The status of Goslar Palatinate as an important part of the German Empire was secured for over 150 years by the German kings' fondness for this town.
The status of Goslar Palatinate as an important part of the German Empire was secured for over 150 years by the German kings' fondness for this town and its associated silver mining industry. The Imperial Palace (Kaiserpfalz), with one of the largest roofed halls built in the Middle Ages, is a Romanesque masterpiece.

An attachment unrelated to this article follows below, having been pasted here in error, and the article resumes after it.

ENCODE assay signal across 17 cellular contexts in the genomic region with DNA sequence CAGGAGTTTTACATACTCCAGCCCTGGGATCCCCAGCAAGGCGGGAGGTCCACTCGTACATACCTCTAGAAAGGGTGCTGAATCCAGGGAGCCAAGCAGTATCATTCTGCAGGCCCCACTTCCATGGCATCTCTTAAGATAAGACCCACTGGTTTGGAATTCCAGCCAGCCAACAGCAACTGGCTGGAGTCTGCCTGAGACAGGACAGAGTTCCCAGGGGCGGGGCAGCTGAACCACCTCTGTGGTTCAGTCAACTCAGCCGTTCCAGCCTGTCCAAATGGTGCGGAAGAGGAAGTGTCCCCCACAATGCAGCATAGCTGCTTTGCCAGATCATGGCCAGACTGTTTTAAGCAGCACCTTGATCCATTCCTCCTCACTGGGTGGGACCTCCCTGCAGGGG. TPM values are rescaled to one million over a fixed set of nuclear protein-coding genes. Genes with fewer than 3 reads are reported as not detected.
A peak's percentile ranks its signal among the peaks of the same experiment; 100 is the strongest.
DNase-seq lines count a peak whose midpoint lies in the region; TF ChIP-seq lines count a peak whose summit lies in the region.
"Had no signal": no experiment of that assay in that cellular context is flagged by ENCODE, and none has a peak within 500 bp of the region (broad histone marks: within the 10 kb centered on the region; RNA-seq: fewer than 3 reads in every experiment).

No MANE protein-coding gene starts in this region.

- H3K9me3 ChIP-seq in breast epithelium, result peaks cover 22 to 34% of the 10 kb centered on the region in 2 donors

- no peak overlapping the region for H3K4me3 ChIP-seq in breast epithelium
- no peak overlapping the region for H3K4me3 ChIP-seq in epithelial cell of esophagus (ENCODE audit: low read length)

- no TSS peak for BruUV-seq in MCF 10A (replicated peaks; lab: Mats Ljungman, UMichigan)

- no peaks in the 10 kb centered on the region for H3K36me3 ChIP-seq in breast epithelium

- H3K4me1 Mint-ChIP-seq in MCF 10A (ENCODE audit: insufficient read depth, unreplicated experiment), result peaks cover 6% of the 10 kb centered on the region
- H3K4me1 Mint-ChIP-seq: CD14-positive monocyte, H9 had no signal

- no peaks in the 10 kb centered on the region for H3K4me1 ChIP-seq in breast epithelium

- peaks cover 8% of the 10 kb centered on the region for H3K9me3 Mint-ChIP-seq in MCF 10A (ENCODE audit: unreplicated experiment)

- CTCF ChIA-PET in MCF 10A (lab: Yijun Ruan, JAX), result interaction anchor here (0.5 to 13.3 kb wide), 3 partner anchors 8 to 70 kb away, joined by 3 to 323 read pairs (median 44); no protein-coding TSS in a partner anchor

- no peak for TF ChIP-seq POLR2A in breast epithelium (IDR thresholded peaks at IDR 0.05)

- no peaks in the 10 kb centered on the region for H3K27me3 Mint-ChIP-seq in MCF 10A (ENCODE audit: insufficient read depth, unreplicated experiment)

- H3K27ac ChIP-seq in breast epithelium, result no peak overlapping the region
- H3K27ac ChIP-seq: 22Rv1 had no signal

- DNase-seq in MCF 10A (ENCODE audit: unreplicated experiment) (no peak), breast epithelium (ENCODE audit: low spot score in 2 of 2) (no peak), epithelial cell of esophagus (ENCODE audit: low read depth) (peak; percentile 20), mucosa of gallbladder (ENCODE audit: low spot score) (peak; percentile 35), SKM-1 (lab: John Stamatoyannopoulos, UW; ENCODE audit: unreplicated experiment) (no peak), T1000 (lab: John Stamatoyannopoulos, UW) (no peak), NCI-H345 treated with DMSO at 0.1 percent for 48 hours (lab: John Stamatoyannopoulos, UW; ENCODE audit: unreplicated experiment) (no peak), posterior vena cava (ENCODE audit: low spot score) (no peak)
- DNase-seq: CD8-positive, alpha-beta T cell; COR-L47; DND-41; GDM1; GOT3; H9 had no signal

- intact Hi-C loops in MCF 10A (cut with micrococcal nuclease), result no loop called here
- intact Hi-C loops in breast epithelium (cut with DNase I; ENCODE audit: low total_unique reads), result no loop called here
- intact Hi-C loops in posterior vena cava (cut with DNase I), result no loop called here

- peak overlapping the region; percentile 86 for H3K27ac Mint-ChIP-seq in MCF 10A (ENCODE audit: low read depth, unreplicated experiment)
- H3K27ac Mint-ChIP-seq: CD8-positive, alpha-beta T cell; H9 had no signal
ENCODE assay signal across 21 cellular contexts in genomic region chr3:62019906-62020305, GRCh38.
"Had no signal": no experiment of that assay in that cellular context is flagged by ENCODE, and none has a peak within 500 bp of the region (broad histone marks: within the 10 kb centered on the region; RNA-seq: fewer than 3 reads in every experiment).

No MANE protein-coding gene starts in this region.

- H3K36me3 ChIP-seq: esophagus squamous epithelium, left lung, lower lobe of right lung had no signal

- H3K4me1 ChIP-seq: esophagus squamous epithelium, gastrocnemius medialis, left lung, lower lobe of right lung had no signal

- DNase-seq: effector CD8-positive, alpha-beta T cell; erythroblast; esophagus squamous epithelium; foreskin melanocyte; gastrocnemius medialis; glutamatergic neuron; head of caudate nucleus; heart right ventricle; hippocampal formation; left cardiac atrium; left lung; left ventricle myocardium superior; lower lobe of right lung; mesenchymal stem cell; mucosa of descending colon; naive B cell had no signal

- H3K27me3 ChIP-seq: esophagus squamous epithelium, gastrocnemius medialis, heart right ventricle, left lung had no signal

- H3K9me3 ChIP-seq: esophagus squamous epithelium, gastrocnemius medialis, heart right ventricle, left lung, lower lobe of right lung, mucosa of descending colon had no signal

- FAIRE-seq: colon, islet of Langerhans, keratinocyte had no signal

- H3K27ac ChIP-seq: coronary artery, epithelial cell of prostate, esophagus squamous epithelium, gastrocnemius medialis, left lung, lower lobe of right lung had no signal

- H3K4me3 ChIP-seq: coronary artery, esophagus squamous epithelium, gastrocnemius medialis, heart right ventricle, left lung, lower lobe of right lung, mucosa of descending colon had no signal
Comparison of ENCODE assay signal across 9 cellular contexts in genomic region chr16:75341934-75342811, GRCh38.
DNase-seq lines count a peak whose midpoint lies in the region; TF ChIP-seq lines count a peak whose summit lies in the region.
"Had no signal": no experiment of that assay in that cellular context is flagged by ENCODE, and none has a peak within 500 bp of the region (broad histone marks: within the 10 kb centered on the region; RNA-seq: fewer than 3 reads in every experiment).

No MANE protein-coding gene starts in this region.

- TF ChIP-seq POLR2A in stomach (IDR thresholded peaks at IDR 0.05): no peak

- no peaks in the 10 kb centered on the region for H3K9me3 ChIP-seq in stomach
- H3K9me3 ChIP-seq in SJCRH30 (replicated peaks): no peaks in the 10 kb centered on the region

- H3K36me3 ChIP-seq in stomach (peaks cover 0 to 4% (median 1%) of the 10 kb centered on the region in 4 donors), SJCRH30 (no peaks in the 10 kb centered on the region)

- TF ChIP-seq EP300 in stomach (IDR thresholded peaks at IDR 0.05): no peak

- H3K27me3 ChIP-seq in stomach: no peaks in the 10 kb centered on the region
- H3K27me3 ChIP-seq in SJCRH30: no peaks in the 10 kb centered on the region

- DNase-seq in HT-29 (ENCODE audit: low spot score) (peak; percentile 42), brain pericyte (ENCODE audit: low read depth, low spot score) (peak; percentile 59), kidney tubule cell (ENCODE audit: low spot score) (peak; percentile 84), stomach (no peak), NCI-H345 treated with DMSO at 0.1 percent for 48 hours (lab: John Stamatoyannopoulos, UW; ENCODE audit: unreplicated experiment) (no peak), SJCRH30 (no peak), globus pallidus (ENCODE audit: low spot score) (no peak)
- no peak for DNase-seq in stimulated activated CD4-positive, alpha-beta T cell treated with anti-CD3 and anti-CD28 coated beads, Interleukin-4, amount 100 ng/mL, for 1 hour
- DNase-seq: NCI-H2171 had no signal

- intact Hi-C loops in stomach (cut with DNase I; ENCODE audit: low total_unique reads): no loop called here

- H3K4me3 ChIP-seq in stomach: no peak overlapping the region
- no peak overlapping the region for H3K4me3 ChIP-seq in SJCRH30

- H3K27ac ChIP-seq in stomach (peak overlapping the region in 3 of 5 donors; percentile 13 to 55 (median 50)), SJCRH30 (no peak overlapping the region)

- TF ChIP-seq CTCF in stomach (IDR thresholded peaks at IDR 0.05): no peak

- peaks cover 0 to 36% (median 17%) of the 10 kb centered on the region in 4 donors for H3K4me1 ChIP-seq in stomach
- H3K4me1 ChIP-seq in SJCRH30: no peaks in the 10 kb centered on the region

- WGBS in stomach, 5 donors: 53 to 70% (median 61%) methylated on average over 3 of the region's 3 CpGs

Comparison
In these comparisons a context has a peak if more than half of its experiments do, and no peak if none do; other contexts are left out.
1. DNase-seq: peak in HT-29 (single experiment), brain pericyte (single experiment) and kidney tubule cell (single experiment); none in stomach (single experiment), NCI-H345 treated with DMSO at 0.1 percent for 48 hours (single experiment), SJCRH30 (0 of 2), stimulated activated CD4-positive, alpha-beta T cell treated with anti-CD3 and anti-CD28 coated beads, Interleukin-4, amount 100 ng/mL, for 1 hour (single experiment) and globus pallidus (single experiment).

Thirteen kings and emperors, including Henry IV (1050-1106), who was born here, Frederick Barbrossa (1122-1256), to William of Holland (1122-1256) have held court here. The Imperial Palace once formed a unique architectural ensemble with the Goslar Cathedral. The cathedral was demolished in 1819, and only the porch of the north portal remains (Domvorhalle), which clearly reflects the sculptural decoration of the whole cathedral. The most important exhibit is the Imperial Chair; the throne of Kings and Emperors and thus the centre of the German Reich. Since the 19th century, paintings have adorned the walls of the hall in the Imperial palace, reflecting the early history to the present. Of all the valuable treasures left here the most symbolic, must be by Heinrich III (1017-1056), who lost his heart to the Harz Mountains. His body was buried at the Speyer Cathedral, but his heart is resting at his request in Goslar in the chapel of St. Ulrich.